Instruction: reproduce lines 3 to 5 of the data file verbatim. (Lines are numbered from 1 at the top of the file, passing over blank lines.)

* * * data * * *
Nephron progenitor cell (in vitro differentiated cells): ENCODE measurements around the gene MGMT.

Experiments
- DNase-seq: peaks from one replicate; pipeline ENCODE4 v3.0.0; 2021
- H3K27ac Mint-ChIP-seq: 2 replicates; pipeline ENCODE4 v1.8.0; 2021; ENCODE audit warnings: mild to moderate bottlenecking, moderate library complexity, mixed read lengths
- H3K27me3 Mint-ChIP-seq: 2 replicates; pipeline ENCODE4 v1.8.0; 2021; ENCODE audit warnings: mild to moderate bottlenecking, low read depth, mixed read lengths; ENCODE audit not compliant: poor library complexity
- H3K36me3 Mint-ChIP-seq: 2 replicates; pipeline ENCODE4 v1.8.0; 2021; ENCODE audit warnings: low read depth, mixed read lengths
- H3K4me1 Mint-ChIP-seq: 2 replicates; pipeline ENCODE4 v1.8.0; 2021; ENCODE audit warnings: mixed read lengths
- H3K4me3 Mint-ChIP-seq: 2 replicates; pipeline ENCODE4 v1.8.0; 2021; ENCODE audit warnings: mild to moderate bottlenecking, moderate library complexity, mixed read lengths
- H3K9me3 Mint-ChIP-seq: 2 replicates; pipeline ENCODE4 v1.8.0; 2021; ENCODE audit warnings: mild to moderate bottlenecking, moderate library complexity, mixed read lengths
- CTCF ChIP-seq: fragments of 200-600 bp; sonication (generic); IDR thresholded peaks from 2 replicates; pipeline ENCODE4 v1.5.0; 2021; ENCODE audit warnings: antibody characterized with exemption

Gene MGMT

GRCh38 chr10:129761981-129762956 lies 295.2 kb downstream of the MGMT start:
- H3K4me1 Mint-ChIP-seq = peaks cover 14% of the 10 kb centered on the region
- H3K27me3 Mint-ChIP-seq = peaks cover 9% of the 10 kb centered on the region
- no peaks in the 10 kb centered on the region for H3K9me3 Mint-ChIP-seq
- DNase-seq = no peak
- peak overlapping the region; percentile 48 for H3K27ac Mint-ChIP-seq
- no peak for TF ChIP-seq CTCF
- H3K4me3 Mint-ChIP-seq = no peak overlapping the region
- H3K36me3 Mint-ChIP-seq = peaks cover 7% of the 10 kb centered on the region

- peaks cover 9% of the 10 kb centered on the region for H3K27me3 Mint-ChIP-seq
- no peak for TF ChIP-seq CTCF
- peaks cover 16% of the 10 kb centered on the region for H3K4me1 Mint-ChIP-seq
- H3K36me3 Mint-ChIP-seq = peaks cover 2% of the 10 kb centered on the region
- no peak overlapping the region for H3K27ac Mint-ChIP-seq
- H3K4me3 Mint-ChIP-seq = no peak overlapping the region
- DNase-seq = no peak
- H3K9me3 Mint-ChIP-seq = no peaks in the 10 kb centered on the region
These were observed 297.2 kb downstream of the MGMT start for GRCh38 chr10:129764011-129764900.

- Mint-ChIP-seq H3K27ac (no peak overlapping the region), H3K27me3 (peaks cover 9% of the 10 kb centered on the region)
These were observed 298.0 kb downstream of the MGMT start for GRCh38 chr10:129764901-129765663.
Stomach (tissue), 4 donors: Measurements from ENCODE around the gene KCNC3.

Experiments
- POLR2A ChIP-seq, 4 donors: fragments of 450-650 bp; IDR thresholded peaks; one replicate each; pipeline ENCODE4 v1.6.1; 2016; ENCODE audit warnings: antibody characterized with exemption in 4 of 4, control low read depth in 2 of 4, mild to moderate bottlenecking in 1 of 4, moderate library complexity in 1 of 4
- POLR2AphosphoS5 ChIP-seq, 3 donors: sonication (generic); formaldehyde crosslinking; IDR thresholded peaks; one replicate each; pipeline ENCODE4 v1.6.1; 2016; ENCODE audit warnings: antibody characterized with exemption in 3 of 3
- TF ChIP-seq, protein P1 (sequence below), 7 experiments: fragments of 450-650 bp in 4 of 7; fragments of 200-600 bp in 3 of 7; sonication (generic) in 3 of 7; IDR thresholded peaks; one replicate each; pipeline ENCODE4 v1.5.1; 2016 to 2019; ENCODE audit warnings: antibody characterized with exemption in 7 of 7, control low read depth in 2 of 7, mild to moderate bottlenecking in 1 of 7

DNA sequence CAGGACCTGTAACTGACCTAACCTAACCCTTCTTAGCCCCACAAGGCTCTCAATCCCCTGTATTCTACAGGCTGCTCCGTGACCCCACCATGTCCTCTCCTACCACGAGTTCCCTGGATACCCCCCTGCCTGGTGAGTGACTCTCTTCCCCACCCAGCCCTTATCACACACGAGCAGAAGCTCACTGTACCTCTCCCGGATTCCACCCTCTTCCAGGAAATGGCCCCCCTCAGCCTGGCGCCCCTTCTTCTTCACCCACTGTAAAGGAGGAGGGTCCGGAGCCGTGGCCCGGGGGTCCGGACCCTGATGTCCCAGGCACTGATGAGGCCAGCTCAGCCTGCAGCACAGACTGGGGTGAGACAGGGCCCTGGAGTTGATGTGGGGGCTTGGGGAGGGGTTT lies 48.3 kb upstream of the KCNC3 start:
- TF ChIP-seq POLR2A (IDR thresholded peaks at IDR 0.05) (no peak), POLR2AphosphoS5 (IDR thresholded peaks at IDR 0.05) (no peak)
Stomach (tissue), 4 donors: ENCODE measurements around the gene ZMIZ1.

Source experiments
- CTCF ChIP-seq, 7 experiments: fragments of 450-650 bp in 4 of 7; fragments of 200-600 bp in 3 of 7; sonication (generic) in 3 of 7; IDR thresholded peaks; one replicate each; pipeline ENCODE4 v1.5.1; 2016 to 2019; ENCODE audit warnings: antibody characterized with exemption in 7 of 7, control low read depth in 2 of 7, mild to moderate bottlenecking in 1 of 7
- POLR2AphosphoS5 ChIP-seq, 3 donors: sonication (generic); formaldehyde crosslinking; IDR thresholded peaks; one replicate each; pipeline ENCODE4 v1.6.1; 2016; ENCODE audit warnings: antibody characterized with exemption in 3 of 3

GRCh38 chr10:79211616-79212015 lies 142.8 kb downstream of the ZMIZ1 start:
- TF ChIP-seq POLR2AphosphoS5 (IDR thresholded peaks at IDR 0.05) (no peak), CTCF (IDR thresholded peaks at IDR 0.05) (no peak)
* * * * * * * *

- DNase-seq: peaks from one replicate; pipeline ENCODE4 v3.0.0; 2021
- H3K27ac Mint-ChIP-seq: 2 replicates; pipeline ENCODE4 v1.8.0; 2021; ENCODE audit warnings: mild to moderate bottlenecking, moderate library complexity, mixed read lengths
- H3K27me3 Mint-ChIP-seq: 2 replicates; pipeline ENCODE4 v1.8.0; 2021; ENCODE audit warnings: mild to moderate bottlenecking, low read depth, mixed read lengths; ENCODE audit not compliant: poor library complexity